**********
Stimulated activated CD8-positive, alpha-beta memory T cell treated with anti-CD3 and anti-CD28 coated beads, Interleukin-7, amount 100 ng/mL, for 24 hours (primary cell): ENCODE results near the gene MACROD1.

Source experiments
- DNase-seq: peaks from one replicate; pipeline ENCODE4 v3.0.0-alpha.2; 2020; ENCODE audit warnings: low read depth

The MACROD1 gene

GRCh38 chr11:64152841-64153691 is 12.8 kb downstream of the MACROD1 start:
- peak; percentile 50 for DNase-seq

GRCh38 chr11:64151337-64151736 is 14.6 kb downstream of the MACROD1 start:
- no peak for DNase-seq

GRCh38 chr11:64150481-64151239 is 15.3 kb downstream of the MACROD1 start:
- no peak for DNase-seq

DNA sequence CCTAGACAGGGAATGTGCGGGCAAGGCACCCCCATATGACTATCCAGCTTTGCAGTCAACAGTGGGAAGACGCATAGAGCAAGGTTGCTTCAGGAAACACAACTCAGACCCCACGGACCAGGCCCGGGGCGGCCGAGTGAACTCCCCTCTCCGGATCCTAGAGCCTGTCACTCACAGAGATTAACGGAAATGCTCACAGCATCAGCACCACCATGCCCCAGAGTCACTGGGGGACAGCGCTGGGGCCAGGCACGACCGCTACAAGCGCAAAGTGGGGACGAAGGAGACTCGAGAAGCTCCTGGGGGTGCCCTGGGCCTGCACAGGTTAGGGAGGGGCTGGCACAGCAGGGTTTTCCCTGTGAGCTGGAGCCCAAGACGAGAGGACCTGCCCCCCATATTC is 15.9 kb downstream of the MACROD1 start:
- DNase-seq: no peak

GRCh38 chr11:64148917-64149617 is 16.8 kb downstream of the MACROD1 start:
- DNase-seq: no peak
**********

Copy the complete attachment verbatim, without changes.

Stimulated activated CD8-positive, alpha-beta memory T cell treated with anti-CD3 and anti-CD28 coated beads, Interleukin-7, amount 100 ng/mL, for 24 hours (primary cell): ENCODE results near the gene MACROD1.

Source experiments
- DNase-seq: peaks from one replicate; pipeline ENCODE4 v3.0.0-alpha.2; 2020; ENCODE audit warnings: low read depth

The MACROD1 gene

GRCh38 chr11:64152841-64153691 is 12.8 kb downstream of the MACROD1 start:
- peak; percentile 50 for DNase-seq

GRCh38 chr11:64151337-64151736 is 14.6 kb downstream of the MACROD1 start:
- no peak for DNase-seq

GRCh38 chr11:64150481-64151239 is 15.3 kb downstream of the MACROD1 start:
- no peak for DNase-seq

DNA sequence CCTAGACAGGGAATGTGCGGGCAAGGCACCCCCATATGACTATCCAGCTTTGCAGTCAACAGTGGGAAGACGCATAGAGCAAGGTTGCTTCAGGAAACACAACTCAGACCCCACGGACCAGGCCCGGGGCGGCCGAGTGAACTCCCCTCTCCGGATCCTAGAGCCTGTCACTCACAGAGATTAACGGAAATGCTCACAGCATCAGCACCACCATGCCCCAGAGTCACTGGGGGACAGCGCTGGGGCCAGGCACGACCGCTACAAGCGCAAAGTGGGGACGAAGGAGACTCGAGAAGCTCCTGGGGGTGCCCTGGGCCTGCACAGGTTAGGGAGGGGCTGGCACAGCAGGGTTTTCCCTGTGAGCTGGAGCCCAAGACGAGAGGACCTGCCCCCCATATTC is 15.9 kb downstream of the MACROD1 start:
- DNase-seq: no peak

GRCh38 chr11:64148917-64149617 is 16.8 kb downstream of the MACROD1 start:
- DNase-seq: no peak